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The coaxial design gives you better "high's". When I upgraded mine, the tweeters in the A column sounded too harsh when combined with the tweeters in the coaxial speakers... ended up muting the dash speakers. I used JBLs, and smaller Kenwoods for the living area system.

For casual viewers: top pic = factory, bottom pic = upgrade to coaxial speakers!
 

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Good sounds are important, yes.
But where to put the pie warmer? About 6 minutes in.
Been looking for drawer(s), an interesting take on how this guy did it.
 

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Got the front floor foam panel(and one at rear) in, and danged proud of myself for getting the contour really close. I did cut the little triangle behind driver seat "in"instead of "out," which was annoying...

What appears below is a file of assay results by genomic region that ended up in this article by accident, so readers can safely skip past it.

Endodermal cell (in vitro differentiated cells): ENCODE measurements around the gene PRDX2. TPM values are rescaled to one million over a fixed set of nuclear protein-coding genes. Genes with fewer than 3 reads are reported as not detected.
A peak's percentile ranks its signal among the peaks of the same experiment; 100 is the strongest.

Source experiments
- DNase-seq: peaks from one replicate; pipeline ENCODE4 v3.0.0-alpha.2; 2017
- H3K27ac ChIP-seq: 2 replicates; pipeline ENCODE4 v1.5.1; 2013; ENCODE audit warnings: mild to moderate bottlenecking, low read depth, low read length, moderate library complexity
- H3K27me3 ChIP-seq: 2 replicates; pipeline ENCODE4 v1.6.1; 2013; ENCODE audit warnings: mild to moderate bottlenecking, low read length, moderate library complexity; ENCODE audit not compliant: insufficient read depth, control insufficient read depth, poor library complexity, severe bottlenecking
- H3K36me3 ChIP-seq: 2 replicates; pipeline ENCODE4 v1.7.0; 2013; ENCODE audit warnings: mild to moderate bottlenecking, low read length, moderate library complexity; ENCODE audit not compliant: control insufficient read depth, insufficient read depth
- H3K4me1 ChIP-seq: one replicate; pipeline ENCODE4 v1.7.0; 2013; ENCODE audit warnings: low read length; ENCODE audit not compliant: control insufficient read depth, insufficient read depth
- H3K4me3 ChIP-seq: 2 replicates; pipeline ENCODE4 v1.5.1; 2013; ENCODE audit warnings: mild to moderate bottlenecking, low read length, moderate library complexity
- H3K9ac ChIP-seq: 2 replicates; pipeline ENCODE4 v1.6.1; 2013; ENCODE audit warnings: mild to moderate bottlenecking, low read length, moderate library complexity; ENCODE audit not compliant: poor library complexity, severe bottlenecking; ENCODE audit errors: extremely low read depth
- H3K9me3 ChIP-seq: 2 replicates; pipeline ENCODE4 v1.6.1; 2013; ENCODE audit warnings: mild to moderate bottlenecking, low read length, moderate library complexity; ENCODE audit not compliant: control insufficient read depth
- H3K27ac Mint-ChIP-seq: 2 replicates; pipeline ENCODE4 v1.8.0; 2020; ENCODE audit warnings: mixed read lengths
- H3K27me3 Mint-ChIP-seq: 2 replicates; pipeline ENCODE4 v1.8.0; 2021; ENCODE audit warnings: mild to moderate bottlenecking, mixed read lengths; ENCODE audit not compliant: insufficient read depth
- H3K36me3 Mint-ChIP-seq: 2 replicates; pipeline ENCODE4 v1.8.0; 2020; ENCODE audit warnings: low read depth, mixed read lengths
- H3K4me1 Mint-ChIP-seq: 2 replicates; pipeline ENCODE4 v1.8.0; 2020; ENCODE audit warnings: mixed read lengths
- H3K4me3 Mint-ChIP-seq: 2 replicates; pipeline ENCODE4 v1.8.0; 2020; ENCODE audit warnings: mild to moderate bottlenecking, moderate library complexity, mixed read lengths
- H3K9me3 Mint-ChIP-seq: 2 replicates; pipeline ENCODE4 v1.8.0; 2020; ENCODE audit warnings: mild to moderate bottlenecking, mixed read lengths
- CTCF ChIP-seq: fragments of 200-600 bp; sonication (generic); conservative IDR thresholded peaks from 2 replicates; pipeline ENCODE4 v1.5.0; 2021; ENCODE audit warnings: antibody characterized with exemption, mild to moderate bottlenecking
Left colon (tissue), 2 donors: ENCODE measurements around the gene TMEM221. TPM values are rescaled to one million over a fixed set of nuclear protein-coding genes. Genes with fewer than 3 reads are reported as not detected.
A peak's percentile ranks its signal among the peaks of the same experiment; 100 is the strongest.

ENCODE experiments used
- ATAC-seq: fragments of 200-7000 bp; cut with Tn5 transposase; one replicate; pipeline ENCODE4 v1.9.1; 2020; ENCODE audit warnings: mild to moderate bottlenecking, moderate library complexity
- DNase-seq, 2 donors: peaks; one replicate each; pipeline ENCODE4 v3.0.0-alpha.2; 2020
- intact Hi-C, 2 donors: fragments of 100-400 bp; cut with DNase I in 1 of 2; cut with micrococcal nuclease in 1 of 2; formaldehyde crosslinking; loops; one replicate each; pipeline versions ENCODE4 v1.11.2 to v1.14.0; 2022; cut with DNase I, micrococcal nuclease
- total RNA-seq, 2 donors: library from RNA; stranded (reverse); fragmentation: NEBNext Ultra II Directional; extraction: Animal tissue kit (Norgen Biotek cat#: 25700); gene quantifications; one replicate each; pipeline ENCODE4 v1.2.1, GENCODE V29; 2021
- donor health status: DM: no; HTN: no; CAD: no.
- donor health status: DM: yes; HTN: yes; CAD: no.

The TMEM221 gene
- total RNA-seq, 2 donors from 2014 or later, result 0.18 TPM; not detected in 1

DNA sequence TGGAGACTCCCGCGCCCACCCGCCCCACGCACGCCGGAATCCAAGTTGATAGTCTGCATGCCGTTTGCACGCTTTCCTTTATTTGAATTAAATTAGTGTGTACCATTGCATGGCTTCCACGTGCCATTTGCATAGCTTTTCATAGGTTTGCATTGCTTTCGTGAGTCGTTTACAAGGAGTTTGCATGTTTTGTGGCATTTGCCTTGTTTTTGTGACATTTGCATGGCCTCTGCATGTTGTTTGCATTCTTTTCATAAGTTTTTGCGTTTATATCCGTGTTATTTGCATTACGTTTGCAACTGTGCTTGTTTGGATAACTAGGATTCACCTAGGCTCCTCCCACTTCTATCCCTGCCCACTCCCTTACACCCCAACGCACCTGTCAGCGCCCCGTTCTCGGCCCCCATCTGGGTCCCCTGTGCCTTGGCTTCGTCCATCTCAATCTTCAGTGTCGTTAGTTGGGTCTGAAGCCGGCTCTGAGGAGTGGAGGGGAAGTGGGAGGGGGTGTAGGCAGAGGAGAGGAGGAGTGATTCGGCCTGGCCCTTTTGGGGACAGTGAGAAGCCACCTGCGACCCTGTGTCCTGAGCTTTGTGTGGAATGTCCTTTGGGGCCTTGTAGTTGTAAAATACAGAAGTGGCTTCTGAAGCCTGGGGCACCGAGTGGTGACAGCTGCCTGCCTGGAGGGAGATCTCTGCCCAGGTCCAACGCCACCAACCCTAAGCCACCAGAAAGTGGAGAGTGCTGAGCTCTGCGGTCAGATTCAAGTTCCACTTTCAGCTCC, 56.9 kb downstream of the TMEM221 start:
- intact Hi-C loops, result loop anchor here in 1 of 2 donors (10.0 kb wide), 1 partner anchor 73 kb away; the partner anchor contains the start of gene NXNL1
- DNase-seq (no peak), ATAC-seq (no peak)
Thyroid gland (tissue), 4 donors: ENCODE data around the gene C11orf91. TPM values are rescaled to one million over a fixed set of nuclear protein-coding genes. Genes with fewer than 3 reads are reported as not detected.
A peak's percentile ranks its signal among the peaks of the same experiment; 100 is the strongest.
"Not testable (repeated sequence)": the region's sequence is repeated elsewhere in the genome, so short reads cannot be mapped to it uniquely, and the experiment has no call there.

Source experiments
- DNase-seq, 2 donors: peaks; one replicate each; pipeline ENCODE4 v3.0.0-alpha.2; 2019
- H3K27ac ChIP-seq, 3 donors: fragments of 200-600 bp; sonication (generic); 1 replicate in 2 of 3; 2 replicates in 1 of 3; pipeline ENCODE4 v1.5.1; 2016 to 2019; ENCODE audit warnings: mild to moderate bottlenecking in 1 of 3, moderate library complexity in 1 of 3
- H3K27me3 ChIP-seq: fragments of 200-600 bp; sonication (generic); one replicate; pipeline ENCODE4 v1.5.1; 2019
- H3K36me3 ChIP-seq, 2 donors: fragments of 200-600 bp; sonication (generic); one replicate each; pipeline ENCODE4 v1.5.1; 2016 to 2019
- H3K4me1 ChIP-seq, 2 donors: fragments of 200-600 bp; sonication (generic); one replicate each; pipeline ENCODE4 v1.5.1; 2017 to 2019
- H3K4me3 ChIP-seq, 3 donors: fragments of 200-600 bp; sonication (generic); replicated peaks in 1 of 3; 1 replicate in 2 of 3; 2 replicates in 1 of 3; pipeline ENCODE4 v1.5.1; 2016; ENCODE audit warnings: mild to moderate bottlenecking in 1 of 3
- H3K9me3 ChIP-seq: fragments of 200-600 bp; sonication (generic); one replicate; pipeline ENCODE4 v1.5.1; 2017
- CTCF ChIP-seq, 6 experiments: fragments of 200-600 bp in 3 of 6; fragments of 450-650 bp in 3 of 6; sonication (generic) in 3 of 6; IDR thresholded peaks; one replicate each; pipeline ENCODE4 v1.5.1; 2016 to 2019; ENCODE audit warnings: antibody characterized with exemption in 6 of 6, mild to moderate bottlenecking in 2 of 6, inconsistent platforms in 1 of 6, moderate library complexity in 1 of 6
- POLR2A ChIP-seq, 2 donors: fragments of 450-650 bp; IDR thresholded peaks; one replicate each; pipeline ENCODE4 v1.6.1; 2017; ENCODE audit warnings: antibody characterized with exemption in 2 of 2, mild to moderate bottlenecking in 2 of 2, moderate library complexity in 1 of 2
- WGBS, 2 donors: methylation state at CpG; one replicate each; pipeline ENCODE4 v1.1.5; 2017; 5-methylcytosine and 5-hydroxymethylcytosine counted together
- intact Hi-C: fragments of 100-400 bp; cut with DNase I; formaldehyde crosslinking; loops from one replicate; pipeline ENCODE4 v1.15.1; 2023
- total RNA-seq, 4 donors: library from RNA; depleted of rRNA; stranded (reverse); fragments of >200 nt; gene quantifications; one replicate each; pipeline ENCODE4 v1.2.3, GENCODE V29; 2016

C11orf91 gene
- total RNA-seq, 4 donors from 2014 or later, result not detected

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Got the front floor foam panel(and one at rear) in, and danged proud of myself for getting the contour really close. I did cut the little triangle behind driver seat "in"instead of "out," which was annoying...


View attachment 67694
 

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Very nice! Just a note that I found it useful to have some "channels" in the polyiso running from the front to back and side to side for wiring. It depends on where much of your electronics will be, but mine is behind the driver's seat and so I found it useful to use the channels to go from there to the back for various things as well as over to the passenger's side as that's where my galley/kitchen is.

Though, in reality, that might be the case only for people like me with dual sliders (i.e., most people can run cabling just above the floor in the walls).

Some people have run water pipes in various locations using such channels too.

i.e., you may not have had to be that "exact" with your polyiso contouring. :)